May 28 2009

Are We All Synesthetes?

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Synesthesia is a rare and interesting neurological phenomenon in which one sensory modality crosses over into another. Synesthetes therefore may see sounds, or taste colors. Abstract concepts may also evoke sensory experiences. In color-graphemic synesthesia letters or numbers evoke the perception of a specific color (for each individual the same number will always evoke the same color). In ordinal linguistic personifcation, days of the week or months of the year convey a specific personality. Other forms of synesthesia involve spacial relationships and size. Over 60 forms of synesthesia have been reported.

What is happening inside the brain in synesthetes is currently under study, but early evidence suggests that their brains are hardwired for the experience – literally there is a cross-wiring where one type of sensation or information processing leaks over into another.

A recently identified form a synesthesia is visual motion to sound synesthesia – people can hear visual motion or flickering images. While the overall prevalence of synesthesia is estimated at less than 1%, visual sound synasthesia may be more common. On a personal note, I have experienced this myself on several occasions when I was profoundly sleep deprived. Every time I blinked my eyes or scanned my eyes across different levels of lighting I would hear a distinct “whooshing” sound.

Charles Spence, a professor of experimental psychology, performs crossmodal research at Oxford University. He is looking at the effects of processing multiple sensory modalities simultaneously in the normal population – and he thinks that to a certain degree we are all synasthetes. On his website he writes:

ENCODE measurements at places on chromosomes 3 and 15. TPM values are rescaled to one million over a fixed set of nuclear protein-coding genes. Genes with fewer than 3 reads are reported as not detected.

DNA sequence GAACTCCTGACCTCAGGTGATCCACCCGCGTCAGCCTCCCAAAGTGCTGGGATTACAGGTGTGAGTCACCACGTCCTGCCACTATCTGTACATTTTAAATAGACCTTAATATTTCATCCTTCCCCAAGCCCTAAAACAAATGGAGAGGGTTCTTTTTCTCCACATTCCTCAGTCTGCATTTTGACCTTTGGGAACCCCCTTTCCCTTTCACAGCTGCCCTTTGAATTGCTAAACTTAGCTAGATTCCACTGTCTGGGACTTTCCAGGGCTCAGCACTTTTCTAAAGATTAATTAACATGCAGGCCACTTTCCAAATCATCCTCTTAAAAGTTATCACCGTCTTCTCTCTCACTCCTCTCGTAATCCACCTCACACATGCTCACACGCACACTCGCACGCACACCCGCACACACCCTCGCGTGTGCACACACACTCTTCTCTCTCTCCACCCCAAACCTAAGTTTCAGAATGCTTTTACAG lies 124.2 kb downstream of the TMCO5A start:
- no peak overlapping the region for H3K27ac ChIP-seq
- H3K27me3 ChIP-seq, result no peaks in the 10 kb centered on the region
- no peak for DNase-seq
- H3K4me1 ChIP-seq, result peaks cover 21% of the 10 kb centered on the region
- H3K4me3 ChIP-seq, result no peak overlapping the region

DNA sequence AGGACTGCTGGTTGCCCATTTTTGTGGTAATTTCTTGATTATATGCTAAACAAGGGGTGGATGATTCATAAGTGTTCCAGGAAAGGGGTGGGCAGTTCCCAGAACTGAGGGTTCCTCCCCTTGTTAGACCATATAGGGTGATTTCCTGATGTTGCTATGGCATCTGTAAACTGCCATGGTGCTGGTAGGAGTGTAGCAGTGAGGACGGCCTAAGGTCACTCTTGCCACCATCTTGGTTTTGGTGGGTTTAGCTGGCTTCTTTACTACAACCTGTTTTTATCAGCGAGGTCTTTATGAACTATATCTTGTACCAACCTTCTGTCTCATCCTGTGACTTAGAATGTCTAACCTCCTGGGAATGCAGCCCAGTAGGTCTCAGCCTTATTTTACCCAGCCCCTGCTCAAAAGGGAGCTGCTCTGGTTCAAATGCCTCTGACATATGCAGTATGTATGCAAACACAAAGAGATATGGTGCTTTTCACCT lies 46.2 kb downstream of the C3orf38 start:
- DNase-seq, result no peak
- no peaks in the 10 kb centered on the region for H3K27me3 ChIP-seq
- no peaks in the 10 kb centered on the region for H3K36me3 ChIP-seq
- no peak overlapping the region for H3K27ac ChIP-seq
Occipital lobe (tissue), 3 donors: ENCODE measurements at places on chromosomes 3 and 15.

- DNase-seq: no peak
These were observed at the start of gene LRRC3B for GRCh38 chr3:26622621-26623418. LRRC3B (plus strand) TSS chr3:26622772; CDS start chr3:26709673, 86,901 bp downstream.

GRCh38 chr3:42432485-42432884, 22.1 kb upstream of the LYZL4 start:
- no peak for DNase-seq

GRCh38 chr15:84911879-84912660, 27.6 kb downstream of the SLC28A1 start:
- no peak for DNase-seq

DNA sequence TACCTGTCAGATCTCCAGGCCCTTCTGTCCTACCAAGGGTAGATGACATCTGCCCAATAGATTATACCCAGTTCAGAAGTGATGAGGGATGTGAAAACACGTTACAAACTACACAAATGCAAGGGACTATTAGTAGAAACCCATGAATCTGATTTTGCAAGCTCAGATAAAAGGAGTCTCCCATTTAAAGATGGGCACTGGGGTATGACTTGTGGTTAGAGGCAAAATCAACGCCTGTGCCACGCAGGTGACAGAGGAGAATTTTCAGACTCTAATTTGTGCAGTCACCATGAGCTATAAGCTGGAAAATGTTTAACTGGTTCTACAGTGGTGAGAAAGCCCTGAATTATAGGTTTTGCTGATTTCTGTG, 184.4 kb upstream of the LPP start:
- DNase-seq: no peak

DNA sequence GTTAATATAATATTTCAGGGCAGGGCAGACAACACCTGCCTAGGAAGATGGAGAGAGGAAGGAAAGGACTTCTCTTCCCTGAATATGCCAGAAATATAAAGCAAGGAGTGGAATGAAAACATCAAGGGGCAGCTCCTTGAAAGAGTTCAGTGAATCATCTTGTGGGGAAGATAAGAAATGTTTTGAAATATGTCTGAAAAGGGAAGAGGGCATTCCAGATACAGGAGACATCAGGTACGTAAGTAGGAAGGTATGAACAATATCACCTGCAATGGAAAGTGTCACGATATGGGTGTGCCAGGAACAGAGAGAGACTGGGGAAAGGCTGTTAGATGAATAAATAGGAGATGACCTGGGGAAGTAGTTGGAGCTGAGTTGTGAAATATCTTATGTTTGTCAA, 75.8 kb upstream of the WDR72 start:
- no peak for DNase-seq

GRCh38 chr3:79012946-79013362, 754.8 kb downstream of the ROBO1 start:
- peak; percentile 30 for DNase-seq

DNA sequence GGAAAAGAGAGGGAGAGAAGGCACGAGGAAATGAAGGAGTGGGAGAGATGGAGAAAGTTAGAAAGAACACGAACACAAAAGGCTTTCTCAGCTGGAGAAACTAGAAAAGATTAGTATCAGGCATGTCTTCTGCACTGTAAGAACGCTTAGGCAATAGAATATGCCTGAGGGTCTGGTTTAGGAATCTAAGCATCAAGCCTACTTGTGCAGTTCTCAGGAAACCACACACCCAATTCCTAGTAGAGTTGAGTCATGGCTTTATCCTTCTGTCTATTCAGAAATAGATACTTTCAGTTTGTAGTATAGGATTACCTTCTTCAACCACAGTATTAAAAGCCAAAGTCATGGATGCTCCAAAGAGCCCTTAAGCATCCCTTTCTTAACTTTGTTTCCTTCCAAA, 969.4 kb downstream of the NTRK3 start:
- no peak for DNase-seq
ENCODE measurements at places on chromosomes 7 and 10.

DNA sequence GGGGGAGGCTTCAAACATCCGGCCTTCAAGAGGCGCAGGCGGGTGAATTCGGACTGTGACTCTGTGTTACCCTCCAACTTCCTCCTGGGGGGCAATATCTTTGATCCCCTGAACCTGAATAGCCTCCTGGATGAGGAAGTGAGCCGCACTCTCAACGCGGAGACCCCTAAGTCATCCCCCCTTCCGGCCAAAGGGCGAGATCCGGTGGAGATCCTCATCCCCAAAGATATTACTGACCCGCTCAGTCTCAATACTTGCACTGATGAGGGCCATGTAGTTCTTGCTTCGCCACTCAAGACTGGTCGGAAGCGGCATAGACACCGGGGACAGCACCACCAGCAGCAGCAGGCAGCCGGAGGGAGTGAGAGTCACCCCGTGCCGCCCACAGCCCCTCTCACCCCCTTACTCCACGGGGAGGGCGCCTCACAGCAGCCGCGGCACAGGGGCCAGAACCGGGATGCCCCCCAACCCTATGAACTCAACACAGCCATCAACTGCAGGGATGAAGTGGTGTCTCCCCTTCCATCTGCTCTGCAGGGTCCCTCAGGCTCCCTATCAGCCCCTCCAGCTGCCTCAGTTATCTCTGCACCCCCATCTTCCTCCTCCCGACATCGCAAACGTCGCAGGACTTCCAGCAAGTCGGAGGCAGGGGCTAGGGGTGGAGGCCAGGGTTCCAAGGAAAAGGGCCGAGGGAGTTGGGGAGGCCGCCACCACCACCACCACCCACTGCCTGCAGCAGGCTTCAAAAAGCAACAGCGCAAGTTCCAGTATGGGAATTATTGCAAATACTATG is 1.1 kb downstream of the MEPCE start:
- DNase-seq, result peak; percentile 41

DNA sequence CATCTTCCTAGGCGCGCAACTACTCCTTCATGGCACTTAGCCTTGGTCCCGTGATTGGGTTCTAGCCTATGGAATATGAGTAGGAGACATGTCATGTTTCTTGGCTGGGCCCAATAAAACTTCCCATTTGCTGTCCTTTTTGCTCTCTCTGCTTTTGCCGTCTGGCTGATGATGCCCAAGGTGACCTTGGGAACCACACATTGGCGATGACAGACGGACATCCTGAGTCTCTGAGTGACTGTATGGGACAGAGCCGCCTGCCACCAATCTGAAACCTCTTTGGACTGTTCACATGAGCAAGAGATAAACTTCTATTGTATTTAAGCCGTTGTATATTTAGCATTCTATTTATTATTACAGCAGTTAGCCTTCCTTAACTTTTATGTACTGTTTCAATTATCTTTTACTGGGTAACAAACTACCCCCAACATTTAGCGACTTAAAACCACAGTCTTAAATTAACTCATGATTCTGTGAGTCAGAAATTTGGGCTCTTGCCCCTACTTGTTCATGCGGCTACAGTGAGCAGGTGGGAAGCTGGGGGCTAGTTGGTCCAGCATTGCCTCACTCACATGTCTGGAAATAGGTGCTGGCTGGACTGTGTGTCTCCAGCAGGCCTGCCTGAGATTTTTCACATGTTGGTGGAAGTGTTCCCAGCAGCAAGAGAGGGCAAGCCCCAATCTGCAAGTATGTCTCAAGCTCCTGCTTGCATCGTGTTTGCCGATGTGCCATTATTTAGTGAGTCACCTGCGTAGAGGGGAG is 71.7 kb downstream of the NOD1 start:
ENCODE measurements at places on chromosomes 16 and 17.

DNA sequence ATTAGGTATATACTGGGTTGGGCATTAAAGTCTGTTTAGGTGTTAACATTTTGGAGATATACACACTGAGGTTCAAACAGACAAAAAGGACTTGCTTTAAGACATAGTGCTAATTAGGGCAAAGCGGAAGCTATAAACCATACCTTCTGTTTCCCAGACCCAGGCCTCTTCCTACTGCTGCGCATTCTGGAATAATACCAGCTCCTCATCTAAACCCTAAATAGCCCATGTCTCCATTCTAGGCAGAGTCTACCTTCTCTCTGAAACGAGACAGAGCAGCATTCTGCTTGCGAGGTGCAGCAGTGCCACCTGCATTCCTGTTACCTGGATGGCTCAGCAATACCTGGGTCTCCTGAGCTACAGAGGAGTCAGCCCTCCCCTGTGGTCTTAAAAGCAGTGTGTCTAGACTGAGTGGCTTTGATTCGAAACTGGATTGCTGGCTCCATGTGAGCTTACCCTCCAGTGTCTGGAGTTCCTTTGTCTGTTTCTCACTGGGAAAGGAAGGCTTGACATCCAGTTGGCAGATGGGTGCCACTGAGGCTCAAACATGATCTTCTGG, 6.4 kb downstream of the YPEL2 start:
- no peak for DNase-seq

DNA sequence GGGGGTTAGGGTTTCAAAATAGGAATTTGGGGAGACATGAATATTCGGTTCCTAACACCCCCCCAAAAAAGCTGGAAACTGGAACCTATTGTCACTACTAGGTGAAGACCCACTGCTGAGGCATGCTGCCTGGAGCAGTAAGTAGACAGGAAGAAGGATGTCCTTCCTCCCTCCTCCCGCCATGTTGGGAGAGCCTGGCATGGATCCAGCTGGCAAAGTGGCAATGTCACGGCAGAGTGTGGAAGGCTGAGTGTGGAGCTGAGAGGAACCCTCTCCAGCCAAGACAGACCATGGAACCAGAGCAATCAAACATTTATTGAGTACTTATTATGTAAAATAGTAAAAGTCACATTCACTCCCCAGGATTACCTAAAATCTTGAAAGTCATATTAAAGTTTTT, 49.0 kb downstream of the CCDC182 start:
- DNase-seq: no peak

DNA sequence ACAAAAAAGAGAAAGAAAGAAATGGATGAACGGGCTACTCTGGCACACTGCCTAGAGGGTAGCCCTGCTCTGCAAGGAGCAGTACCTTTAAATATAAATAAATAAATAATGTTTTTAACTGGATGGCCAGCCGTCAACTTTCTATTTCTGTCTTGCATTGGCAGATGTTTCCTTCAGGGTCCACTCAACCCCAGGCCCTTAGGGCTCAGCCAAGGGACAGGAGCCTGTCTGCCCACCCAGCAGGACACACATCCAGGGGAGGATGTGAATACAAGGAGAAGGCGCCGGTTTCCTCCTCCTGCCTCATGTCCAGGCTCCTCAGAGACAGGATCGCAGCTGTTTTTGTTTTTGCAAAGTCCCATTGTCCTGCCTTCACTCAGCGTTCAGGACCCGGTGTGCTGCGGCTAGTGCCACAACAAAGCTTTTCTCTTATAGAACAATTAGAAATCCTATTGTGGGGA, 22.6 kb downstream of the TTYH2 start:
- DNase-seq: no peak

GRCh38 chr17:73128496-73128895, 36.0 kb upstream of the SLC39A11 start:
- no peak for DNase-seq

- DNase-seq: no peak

Synaesthesia is a rare condition in which people report, for example, ‘seeing’ a colour when they hear certain words, like the days of the week, or numbers. Everyday language also uses cross-modal correspondences to describe a variety of sensory experiences – tastes can be ‘sharp’ and colours can be ‘loud’, for example. But can such synaesthetic correspondences be demonstrated in normal individuals for simple stimuli, such as brightness, size, colour, motion etc. This project investigates a number of questions in this line.

He explores things like, for instance, what name people think fits an abstract visual image. For example, which of these two shapes do you think is called “bouba” and which is called “kiki?”Most people will say the purple shape is bouba and the orange shape kiki. Why?

He argues that everyday speech is full of such multimodal associations. We might describe a bright color as “loud” or the taste of a food as “sharp.” The question is, do these associations have anything to do with synasthesia?

Even given Spence’s research findings, I am inclined to think that these are discrete phenomena and are not analogous to synesthesia. For example, what names we would give shapes and tastes may be a predilection hard-wired into our language cortex. Words do sometimes sound like what they mean. The sounds of words can sometimes convey emotion or give a clue as to what the word might mean. Is it a pleasant word or a harsh one? Such built in associations would help us understand and remember language – it gives us a feel for a language we would not otherwise have.